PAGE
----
One example of a change in electronic structure is the metal-insulator transition, in which a material switches between a metallic state, which conducts electrical charge well, and an insulating state, in which conductivity is limited. In conventional semiconductor-based metal-insulator transition system such as a transistor, the switching is accomplished by moving electrons into and out of the device. In strongly correlated systems the transition is caused by changing the electronic state, without moving charge over large distances. Electronic devices based on strongly correlated materials may therefore be more efficient and higher-performing than conventional transistors.
Another advantageous aspect of these materials is that they can be stacked and even combined, much like Lego bricks. This flexibility leads to the idea of a ‘materials-by-design’ principle, where we could ideally create artificially engineered compositions of functional materials with desired properties. But this requires a comprehensive understanding of the electronic structure of these materials under various conditions. We do this using computational materials modeling.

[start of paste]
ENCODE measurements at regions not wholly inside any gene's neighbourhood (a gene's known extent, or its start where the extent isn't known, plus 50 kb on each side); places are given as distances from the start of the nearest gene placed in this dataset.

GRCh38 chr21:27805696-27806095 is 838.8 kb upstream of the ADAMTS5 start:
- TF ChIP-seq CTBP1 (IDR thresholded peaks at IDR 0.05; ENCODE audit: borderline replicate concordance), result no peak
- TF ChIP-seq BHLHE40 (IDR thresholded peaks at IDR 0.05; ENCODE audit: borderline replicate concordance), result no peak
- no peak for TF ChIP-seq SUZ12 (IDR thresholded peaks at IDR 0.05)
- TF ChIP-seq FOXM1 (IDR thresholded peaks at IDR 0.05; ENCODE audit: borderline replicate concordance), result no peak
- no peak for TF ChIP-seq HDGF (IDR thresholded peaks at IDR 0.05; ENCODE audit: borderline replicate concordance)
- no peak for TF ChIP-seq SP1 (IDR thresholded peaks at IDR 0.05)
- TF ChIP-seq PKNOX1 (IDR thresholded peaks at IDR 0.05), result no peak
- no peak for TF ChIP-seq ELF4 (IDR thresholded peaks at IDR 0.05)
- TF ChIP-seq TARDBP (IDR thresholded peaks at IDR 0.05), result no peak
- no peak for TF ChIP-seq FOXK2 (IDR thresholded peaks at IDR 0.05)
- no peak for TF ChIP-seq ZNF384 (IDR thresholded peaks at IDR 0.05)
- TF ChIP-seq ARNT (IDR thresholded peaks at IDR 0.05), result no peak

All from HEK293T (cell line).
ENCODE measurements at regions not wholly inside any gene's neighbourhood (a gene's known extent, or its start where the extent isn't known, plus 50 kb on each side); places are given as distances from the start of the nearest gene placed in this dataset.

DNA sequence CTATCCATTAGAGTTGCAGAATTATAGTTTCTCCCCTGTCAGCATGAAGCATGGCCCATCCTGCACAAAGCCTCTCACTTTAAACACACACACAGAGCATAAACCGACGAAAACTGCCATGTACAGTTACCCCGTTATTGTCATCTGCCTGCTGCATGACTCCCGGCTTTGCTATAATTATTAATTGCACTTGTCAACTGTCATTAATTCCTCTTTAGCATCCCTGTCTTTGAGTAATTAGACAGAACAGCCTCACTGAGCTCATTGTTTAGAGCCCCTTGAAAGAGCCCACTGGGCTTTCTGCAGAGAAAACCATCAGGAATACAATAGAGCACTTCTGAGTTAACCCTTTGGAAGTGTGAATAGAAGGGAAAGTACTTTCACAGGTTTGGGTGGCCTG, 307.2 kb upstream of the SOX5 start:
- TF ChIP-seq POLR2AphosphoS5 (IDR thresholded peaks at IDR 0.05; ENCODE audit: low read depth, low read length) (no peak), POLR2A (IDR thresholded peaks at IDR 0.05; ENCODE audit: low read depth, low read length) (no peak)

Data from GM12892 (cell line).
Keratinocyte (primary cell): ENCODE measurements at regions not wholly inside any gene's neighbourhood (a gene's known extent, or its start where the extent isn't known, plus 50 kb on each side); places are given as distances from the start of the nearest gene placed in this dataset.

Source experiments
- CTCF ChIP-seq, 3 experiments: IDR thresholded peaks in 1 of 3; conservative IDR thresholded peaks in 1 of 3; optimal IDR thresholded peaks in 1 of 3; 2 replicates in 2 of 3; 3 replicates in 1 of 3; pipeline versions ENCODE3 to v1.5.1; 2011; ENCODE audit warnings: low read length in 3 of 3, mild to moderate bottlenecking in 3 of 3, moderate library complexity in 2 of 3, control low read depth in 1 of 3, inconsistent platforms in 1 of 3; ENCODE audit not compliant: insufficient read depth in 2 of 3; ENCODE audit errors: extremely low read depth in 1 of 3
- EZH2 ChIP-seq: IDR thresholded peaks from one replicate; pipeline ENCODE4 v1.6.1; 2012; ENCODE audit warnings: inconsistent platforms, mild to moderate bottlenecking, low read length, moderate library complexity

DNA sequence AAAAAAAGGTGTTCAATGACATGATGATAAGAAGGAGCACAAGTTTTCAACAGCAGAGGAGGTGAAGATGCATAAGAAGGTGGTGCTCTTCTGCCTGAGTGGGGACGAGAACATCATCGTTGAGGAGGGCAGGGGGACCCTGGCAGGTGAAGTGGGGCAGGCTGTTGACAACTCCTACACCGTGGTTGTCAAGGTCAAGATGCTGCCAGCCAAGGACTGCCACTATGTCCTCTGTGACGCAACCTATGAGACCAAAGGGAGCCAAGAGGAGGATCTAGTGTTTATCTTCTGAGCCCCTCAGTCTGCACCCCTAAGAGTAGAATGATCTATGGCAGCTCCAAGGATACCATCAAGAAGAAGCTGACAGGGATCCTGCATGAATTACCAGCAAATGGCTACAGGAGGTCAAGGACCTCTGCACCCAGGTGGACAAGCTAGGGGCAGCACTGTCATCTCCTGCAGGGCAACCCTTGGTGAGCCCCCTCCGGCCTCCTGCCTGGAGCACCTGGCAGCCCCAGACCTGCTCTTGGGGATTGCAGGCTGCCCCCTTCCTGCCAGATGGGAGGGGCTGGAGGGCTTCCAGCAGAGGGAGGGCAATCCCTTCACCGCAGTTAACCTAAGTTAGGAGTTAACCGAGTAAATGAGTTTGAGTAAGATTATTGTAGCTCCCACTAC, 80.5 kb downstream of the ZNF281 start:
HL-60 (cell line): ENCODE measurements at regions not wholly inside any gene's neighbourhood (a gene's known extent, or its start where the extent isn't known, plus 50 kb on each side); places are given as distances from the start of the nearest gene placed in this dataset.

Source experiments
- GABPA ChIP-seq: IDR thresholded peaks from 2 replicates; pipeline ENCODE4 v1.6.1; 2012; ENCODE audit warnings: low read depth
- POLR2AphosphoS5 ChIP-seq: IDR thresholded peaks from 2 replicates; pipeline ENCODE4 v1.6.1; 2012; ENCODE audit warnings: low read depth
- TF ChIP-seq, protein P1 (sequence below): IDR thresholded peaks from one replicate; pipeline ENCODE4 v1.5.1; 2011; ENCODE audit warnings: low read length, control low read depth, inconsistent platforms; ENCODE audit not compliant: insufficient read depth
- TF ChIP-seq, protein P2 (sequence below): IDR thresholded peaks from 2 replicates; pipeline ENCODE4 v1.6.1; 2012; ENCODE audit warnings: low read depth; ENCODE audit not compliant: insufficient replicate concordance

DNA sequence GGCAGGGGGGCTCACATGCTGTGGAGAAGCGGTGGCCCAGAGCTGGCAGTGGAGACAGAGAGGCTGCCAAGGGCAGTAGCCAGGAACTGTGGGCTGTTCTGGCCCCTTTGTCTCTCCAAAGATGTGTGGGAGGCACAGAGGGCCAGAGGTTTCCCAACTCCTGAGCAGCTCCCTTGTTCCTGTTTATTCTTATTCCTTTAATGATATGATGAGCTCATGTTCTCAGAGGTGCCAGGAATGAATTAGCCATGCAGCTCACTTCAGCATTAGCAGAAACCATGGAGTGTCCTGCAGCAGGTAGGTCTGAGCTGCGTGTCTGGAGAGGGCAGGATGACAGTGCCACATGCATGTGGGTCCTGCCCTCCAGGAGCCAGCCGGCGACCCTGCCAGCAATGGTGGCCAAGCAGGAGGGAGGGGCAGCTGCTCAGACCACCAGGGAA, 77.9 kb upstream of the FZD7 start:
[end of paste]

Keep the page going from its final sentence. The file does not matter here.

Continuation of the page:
What approaches do you use to do this modeling?
To understand the fundamental electronic properties of a solid, materials scientists typically use what we call ab initio simulations. A widely used approach to such simulations treats the interacting electrons as effectively independent. However, in strongly correlated systems, this assumption breaks down and we need a more sophisticated set of computational tools. Essentially, we need to find a way to model the dynamics of all of the electrons at once which has led to the emergence of an entire field of development of physical theories, mathematical tools and computational algorithms.
This often requires bringing together people from different disciplines. Recently, I have been working closely with applied mathematician Jason Kaye, also at the Flatiron Institute, to improve the accuracy of electronic transport calculations, which quantify how well a material conducts electricity. Identifying materials with promising transport behavior, whether highly conducting or even superconducting, requires reliable and robust methods, and our need for such predictions seems to grow steadily.